All he’d told me so far was that we were in danger because of the disappearance of his sister Mei, and that he’d give me specific facts as soon as we were in a position of relative safety. Well, here we were in the middle of nowhere, so I made some coffee, heated up some bagels, and waited, drilling my eyes into him. “Okay, Kitty,” he said with a sigh. “Here’s the story.”
Mei had been working under a woman in the Wuhan lab who specialized in bat viruses. According to Mei, the woman, whose name was Shi Zhengli, had been researching these Corona viruses since 2017, but sometime in the fall of 2019 people in the lab got careless and some vials of bat urine and blood were splashed over several scientists. The researchers realized soon after that they’d become infected with what later became known as Covid-19. One of them, Huang Yan Ling, died. (She was patient zero though the Chinese government has denied that, removing official photos of her and erasing all connected data.) This was the beginning of the spread of the disease. Mei and the other researchers quickly quarantined themselves, though, unless the government stepped in, it was really too late. By then Mei realized that the virus she’d been working on, assessing its transmissibility to humans and attempting to develop a vaccine to stop its potential spread, had morphed into something far more deadly. Someone, she deduced, had tweaked it so that the pathogen now had the characteristics of a bioweapon. Even though she was in quarantine, she managed remotely to break into the lab’s database, downloading everything she could onto an external hard drive which she hid in a key fob and sent to Li in Austin.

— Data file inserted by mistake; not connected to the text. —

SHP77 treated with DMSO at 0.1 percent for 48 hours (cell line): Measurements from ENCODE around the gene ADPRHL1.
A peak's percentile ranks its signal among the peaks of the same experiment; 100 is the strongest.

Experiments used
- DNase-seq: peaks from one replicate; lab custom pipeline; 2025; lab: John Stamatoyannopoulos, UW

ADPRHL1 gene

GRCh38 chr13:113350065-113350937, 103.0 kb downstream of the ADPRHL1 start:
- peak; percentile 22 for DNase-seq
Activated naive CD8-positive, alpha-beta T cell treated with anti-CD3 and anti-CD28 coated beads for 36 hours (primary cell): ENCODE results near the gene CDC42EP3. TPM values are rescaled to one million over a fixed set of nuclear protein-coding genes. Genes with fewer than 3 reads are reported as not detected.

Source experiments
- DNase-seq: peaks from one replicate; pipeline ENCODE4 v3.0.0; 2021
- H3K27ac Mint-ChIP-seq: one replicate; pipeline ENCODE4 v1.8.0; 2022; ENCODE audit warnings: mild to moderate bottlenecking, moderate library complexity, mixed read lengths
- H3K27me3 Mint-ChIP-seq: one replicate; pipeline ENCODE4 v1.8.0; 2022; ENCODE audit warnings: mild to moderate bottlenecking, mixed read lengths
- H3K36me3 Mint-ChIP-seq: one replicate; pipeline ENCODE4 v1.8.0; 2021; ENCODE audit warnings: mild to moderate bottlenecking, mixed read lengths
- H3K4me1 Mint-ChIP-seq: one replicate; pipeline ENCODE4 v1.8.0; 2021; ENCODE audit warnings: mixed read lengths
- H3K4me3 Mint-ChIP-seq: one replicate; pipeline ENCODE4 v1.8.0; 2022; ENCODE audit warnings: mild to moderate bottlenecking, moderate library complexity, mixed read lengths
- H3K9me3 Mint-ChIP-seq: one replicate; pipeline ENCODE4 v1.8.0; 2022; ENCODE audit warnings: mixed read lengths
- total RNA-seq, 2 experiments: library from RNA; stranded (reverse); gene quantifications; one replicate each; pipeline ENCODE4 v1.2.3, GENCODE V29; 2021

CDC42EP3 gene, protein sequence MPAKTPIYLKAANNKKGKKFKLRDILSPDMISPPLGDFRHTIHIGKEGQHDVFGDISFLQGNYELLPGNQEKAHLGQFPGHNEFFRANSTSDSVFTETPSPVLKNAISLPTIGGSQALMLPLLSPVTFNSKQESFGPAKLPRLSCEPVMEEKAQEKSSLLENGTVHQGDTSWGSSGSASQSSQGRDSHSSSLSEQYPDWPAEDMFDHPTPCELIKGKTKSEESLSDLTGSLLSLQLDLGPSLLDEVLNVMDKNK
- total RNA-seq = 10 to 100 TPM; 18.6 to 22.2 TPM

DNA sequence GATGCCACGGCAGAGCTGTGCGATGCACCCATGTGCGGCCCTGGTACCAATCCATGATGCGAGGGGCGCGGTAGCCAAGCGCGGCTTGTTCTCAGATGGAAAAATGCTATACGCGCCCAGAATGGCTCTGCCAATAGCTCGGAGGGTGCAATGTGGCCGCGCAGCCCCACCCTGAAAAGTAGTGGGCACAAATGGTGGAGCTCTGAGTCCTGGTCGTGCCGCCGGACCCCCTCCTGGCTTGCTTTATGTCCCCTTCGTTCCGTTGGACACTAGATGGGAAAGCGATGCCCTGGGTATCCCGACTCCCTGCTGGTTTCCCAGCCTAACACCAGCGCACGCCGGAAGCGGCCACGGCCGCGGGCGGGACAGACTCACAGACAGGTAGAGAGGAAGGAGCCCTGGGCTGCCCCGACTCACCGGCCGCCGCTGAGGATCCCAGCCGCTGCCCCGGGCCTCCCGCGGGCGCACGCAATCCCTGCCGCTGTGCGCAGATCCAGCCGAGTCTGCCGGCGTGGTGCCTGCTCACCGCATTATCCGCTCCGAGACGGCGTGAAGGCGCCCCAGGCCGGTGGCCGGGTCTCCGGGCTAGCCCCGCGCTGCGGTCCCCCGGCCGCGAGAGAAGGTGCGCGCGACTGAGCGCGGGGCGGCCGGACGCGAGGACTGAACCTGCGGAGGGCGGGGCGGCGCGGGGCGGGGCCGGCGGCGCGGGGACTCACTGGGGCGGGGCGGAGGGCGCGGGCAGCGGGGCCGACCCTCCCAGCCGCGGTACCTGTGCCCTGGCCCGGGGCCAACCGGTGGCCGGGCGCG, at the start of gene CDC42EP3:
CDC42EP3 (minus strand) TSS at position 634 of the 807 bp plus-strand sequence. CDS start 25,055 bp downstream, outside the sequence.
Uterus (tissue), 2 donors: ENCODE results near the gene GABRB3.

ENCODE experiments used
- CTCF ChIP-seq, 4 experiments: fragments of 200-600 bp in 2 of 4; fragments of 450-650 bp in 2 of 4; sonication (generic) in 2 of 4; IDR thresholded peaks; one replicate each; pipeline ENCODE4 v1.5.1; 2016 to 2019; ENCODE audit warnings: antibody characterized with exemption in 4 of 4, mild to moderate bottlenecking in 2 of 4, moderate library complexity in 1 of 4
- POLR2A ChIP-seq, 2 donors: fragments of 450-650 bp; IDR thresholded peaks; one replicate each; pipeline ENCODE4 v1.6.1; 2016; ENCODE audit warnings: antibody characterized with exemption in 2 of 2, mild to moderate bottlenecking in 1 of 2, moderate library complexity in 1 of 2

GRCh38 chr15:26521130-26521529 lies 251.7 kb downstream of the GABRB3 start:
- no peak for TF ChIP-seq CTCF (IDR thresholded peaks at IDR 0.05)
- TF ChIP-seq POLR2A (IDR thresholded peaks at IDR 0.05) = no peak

“You have that key fob here?” I asked in a frantic voice.
“Yes,” replied Li. It’s with the keys to the truck. I plan to complete Mei’s work on a vaccine while we’re here in the country. But what you have to know,” he said, putting down his coffee cup with a trembling hand, “is that the Chinese developed the virus intentionally. They want it to infect the entire world so that they can gain dominance while other nations are shut down. And that’s why they want a vaccine — to protect their own people after enough have died to make the government seem innocent.”
“And that’s why we’re here?” I asked, beginning to feel even more angry and frightened. I love my husband, but do I really want to be sequestered in a cramped cottage in the middle of nowhere while he works on a dangerous pathogen?
We’ll post another journal entry on Wednesday. To start at the beginning of this story, when we first announced that our advice columnist, C.D. Knowles (now confirmed to be Caitlin Wang), had gone missing, please click here. This will be an ongoing publication as we continue to sift through her journal and post the entries that explain everything.